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9 Canadian Laws You Didn't Know You Were Breaking

We all know at least one person who proudly claims to have never broken the law before. But realistically speaking, it's highly doubtful that anyone is a complete angel. Surely the majority of us have jaywalked before at least once, or loitered somewhere where we weren't supposed to. And even if you haven't, in Canada, there are a couple of obscure laws still in place today that you may have broken without knowing; just because they are so easy to overlook.

So before you go around telling people you're pure to the bone, check out these weird laws that are still in effect in Ontario to make sure you haven't broken any of them.  Some of them are specific to certain locations in Ontario, while others apply to all of Ontario as well as nationwide:

1. It is against the law to swear or curse in a public park. (Toronto, ON)

608-3 While in a park, no person shall indulge in riotous, boisterous, violent, threatening, or illegal conduct or use profane or abusive language.

"Hi, 911? I'd like to report an F-bomb in Trinity-Bellwoods."

2. It is against the law to climb trees. (Oshawa, ON)

8.3 No person shall interfere with a tree or part of a tree located on municipal property, including but not limited to attaching, affixing or placing upon in any manner any object or thing to a tree or part of a tree, and climbing the tree.

No treehouses for you, Oshawa.

3. It is against the law to bike one-handed, particularly with an item in the other hand. (Ottawa, ON)

96.3 No person driving a bicycle upon a highway shall carry any package, bundle or article which prevents the rider from keeping both hands on the handlebars or interferes with the normal operation of the bicycle.

LCBO runs on a bike? Think again.

4. It is against the law to play a musical instrument in all residences. (Windsor, ON)

Table 3-1, 2. The sound from or created by any... musical instrument when played... with such volume as to disturb the peace, quiet, comfort or repose of any individual in any office, dwelling house, apartment, hotel, hospital, or any other type of residence.

Ya hear that University of Windsor students? No pulling a John Cusack in Say Anything.

5. It is against the law to distort coinage. (Canada)

No person shall, except in accordance with a licence granted by the Minister, melt down, break up or use otherwise than as currency any coin that is current and legal tender in Canada.

So does that mean coin souvenir maker machines are guilty?

6. It is against the law to pretend to practice witchcraft, sorcery and the dark arts. (Canada)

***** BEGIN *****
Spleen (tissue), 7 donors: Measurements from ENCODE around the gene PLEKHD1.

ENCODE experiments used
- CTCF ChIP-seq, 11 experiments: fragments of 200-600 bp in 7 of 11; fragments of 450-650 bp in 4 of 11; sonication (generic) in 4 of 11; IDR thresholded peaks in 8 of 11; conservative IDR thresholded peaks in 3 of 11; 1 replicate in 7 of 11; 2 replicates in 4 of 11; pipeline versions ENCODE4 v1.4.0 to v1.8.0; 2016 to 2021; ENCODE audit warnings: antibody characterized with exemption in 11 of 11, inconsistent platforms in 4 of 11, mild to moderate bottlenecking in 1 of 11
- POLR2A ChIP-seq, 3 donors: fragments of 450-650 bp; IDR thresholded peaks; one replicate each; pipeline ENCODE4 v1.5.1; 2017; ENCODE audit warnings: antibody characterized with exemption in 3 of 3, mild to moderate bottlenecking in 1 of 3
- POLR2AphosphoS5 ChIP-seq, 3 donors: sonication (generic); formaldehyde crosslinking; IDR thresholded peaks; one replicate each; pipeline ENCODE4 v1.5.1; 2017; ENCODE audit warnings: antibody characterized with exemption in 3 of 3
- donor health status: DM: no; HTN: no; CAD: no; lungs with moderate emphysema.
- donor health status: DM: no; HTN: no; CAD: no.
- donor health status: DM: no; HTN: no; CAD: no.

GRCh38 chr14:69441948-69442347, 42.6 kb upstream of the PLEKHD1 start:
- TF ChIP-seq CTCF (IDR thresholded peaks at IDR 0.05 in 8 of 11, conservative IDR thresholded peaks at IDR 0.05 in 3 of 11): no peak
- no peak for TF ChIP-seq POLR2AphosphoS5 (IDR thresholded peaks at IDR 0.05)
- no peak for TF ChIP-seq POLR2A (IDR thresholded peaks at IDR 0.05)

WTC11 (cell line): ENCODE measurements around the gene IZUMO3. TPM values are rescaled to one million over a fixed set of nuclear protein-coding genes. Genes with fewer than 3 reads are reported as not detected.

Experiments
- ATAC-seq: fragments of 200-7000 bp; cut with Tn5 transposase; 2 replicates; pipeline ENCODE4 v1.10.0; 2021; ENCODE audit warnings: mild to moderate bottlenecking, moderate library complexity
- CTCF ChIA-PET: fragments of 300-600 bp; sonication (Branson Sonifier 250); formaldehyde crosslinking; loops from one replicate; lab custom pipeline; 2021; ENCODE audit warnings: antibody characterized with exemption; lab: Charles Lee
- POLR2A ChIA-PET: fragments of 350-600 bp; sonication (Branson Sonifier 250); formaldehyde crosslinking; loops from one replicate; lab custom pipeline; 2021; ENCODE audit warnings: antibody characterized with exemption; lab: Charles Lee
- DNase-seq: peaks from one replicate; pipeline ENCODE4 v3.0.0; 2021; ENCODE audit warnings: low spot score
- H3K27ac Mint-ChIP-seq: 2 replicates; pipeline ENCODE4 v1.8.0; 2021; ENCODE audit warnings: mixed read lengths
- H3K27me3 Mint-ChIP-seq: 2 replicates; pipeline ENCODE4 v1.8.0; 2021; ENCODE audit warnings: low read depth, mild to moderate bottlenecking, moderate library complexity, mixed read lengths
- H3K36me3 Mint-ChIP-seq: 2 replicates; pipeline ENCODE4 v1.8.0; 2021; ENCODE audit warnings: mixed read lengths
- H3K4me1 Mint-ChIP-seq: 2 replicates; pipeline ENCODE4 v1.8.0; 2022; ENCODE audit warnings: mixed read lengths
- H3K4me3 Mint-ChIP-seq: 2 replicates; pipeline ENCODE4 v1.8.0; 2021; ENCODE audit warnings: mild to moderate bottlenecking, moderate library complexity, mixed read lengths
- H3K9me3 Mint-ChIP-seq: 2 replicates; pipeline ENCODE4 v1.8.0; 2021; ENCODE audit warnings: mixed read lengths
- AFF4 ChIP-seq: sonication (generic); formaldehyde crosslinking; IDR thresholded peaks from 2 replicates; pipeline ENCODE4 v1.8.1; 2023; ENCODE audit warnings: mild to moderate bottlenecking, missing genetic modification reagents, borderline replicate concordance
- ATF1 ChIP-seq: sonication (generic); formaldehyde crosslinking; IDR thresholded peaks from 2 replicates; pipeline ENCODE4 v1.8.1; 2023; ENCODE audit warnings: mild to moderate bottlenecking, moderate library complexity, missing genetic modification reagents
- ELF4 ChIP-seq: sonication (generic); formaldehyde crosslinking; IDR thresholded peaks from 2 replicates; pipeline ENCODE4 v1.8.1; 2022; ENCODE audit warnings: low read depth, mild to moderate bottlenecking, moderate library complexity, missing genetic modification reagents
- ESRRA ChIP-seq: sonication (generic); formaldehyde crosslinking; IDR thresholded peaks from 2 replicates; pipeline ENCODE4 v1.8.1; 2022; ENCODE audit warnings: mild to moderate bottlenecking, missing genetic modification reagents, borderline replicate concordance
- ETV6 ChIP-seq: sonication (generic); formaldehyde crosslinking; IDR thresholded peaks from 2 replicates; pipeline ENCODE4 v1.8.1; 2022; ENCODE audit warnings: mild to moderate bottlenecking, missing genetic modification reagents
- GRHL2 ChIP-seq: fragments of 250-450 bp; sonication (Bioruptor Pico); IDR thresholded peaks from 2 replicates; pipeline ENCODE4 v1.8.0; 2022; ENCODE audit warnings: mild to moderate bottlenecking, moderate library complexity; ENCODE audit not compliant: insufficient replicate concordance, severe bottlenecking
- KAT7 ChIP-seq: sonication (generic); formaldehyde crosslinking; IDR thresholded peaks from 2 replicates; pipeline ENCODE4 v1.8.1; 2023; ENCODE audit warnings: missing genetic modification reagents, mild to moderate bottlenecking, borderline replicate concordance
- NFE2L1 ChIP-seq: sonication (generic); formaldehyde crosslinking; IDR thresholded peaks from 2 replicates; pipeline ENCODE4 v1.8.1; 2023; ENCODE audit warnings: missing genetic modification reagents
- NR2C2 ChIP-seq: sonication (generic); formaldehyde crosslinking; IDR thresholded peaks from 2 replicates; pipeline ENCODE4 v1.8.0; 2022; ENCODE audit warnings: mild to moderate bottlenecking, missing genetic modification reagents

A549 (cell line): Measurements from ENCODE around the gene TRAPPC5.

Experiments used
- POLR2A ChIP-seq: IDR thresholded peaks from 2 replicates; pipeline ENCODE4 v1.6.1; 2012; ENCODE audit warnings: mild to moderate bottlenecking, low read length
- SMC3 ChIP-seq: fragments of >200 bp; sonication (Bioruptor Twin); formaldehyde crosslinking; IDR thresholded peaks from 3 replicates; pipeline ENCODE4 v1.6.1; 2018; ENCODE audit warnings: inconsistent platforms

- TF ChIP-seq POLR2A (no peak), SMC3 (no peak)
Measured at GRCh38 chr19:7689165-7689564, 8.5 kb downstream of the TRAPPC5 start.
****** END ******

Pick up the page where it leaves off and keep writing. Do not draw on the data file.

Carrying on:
Every one who fraudulently a) pretends to exercise or to use any kind of witchcraft, sorcery, enchantment or conjuration, b) undertakes... to tell fortunes, or c) pretends from his skill in or knowledge of an occult or crafty science ... is guilty of an offence punishable on summary conviction.

Remember when you pretended to cast a Patronus charm as Hermione on Halloween last year? You criminal!!!

7. It is against the law to challenge someone to/accept a duel. (Canada)

C-46, 71 Every one who a) challenges or attempts by any means to provoke another person to fight a duel, b) attempts to provoke to challenge another person to fight a duel, or c) accepts a challenge to fight a duel is guilty of an indictable offence and liable to imprisonment for a term not exceeding two years.

I've been telling you Yu-Gi-Oh kids!

8. It is against the law to create, possess, or sell comics depicting or portraying criminal acts. (Canada)

A judge may issue a warrant authorizing seizure of copies of a recording, a publication, a representation or any written material, if the judge is satisfied by information on oath that there are reasonable grounds to believe that the publication, copies of which are kept for sale or distribution in premises within the jurisdiction of the court, is obscene or a crime comic, as defined in section 163.

Remember that Hangman comic you were doodling? Ya, scrap that.

9. It is against the law to pay with too much change. (Canada)

8.2 A payment in coins referred to in subsection (1) is a legal tender for no more than the following amounts for the following denominations of coins: (b) twenty-five dollars if the denomination is one dollar; (d) five dollars if the denomination is five cents; etc.

Cashiers didn't complain for nothing.

BONUS: 10) No skinny dipping in Bancroft, ON, 11) No whistling in Petronia, ON, 12) Immoral theatrical performances are prohibited Canada-wide.

Alright, so who's guilty of any of these? Leave a comment below!

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